Generation Z, those born after 1996 according to Pew Research, is the first truly digital native generation. They’ve never known life without the internet – the magnitude of how this frames their reality cannot be understated. From birth, they’ve been shaped by their online experiences. Further, in most cases this cohort was raised by Generation X, whose key traits are said to include a level of innate skepticism. This recipe creates an emotional connection to technology, alongside a desire to have everything the way they want it.
With its 65 or so million members, Generation Z plays a significant role in the cultural, social and economic makeup of the United States. As they age, their purchasing power grows with them. One thing is clear – they are incredibly thoughtful with their purchases compared to their predecessors. Particularly in the way they consume online, digital and video content. Combining the fact that Generation Z are more conscientious spenders, and that a large percentage have shunned traditional television viewing, this group is more averse to advertising than most. In the subscription economy, however, these generally conservative consumers have shown that they are willing pay for the ability to skip advertisements. Their aversion to ads can take several forms. It can mean using services that have no ads altogether or jumping to a different device while an ad runs. This poses a major problem for advertisers in general but also for the businesses who have traditionally been supported by advertisements.
So how can businesses and advertisers capture this generation of consumers?
- Rethink duration. Traditional television ad spots are 30 seconds, with a few 15-second and 1-minute commercials peppered in as well. In today’s microwave attention span society, even that 15 seconds is too long.
- Change the personalities. Advertisements, whether television or digital, have long relied on character actors or celebrities. Today, however, they lack the impact they once had. Gen Z is more interested in digital personalities and influencers they follow. If businesses want to move the meter, YouTube stars are preferential to TV or film actors.
- Authenticity is key. Gen Z is leading the charge in social consciousness, and they have a keen eye for marketing messages. They’re quick to spot when a brand is capitalizing on a trend, as opposed to championing a cause they truly believe in. That distinction is critical, as it may cause them to flee from any future interaction.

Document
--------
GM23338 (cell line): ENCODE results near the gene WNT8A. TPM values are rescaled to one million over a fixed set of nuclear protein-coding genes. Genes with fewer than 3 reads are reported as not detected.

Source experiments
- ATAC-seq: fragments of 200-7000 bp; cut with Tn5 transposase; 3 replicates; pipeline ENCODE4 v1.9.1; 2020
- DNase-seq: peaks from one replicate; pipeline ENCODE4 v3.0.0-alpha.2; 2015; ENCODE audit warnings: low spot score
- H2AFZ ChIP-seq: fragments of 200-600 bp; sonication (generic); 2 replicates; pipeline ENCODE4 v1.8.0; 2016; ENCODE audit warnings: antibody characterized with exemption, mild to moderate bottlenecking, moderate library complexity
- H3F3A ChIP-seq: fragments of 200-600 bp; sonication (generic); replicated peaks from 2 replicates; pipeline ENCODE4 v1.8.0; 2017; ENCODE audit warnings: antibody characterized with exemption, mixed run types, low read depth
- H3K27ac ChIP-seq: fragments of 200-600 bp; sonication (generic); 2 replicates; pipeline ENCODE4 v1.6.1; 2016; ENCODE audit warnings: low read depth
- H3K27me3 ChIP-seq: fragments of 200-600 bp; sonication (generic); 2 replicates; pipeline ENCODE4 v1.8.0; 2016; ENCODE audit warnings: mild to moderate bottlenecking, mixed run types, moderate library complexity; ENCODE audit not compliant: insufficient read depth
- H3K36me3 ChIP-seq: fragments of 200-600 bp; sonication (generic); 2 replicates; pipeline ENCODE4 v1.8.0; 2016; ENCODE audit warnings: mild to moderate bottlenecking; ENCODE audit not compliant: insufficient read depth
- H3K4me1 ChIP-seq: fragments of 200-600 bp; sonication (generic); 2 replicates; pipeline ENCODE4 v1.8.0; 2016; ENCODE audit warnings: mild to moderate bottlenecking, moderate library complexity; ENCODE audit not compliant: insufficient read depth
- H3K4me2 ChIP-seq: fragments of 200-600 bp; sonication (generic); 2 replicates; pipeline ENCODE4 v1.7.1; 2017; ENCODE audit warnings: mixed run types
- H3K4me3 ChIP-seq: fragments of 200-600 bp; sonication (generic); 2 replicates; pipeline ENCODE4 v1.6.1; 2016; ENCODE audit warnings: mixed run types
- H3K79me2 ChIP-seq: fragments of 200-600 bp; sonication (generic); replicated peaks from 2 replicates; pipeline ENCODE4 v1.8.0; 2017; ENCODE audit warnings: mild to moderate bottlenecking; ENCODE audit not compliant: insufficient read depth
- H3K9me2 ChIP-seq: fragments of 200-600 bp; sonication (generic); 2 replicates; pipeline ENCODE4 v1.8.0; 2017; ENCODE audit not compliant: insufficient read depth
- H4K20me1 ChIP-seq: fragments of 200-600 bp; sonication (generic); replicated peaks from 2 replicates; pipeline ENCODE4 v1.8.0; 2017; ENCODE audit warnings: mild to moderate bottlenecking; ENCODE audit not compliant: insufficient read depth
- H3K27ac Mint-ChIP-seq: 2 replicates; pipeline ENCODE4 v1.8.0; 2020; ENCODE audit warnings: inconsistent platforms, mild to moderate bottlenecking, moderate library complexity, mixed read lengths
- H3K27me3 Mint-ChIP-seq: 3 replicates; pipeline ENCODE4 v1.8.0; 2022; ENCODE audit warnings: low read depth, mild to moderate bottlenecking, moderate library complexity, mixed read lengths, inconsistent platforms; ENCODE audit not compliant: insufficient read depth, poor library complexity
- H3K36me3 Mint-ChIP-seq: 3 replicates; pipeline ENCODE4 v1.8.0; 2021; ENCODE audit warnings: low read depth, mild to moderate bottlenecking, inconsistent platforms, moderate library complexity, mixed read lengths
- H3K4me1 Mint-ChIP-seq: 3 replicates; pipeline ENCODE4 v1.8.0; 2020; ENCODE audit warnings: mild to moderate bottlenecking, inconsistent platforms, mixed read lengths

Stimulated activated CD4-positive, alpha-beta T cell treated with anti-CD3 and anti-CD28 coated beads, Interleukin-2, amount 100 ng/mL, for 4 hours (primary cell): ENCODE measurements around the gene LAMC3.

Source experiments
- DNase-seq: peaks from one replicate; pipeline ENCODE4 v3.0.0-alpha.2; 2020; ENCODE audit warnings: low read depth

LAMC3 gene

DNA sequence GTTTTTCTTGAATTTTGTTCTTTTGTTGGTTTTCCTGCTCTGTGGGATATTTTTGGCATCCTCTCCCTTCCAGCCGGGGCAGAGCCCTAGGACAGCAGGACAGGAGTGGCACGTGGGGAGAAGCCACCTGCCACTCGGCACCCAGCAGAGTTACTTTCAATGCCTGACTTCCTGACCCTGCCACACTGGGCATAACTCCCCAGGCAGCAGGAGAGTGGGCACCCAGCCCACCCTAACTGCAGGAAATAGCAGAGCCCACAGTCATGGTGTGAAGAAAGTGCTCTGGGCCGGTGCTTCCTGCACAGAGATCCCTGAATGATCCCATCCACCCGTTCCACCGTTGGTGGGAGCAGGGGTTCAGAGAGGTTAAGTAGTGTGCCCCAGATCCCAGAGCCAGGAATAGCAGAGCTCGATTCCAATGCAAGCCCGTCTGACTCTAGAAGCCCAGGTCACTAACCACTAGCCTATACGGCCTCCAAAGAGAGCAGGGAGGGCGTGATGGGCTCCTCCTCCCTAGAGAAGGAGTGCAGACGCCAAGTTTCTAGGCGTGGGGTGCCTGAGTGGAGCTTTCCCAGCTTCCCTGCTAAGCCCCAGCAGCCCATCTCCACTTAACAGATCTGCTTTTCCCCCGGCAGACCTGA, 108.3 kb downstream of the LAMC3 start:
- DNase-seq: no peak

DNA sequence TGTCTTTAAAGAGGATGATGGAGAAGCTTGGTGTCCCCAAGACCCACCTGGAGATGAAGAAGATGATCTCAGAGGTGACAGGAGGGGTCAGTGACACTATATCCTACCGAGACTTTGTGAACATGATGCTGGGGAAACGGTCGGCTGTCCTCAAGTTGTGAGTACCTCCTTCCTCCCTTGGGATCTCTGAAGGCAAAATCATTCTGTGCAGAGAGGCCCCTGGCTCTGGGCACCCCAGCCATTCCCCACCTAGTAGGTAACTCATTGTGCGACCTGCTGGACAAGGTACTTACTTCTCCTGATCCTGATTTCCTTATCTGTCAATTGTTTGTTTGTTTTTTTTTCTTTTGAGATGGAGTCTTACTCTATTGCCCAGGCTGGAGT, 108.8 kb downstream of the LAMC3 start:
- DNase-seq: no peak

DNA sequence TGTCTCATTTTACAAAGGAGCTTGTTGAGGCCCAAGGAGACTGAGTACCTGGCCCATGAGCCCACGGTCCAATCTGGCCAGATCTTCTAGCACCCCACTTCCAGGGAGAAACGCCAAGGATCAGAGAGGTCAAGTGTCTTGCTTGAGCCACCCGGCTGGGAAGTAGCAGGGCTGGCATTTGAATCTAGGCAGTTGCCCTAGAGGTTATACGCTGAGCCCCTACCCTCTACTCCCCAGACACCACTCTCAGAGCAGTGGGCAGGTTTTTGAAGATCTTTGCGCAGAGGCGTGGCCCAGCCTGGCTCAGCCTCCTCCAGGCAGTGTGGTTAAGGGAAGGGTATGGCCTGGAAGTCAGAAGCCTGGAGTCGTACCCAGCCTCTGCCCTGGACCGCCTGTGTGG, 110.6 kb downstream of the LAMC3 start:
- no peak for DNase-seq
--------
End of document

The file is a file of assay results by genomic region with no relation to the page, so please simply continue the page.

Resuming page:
The final, and potentially most innovative way that brands can capture Generation Z with their advertising, is to not make it feel like advertising at all. Consider Zillow, who worked with the creators of Fuller House to weave the use of the app into the story of finding a new place to live during an episode. This isn’t intrusive, and it’s easily relatable.
In the world of Augmented Reality and Virtual Reality, ad overlays can easily blend into the virtual experience. For example, as an Olympic skier glides past a billboard, it can display products or services based on the viewer’s preferences, literally bringing that VR viewer along for the ride. To be effective in the Generation Z world, advertisers need to focus on opportunities for natural, authentic content integration.
At CSG, we’re helping partners and clients navigate the content landscape in order to reach this audience. Through CSG’s Ascendon platform and its ability to target offers for specific consumers based on their preferences, we can create micro-subscriptions and/or offerings, that appeal to audiences both from a content and cost perspective.
As the digital landscape evolves, the way consumers engage with video content changes as well. New devices, consumers and preferences combine to create a fast-paced environment in which advertisers and business often struggle to keep up. By understanding the core of what makes Generation Z tick, content providers can adjust their strategy in real-time, resulting in meaningful, engaging content which resonates with this increasingly important demographic.